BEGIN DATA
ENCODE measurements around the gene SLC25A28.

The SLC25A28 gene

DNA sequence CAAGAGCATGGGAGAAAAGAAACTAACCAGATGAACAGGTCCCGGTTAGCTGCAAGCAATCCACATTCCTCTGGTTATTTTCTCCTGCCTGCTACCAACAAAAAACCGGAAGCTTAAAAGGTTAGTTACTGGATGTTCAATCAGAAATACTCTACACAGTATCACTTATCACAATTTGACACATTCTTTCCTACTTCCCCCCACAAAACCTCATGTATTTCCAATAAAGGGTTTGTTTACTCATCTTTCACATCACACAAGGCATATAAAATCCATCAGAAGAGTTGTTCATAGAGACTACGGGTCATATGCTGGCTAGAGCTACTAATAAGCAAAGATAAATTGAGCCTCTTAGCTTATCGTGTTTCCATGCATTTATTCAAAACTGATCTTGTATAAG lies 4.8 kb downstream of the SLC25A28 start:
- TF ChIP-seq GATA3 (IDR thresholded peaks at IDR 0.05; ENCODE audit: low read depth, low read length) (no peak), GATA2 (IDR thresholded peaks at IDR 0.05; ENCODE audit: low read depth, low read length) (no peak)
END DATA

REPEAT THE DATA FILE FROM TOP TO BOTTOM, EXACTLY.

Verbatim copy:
ENCODE measurements around the gene SLC25A28.

The SLC25A28 gene

DNA sequence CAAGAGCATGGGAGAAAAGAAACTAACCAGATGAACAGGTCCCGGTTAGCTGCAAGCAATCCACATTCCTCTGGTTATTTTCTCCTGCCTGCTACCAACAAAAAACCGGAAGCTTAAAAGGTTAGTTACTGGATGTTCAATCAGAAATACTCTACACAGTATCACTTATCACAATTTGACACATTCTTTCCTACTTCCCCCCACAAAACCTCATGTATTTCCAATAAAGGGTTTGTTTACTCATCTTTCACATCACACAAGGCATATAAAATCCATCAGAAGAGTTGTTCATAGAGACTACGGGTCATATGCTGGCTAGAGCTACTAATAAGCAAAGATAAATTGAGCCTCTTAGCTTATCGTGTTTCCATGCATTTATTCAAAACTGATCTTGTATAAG lies 4.8 kb downstream of the SLC25A28 start:
- TF ChIP-seq GATA3 (IDR thresholded peaks at IDR 0.05; ENCODE audit: low read depth, low read length) (no peak), GATA2 (IDR thresholded peaks at IDR 0.05; ENCODE audit: low read depth, low read length) (no peak)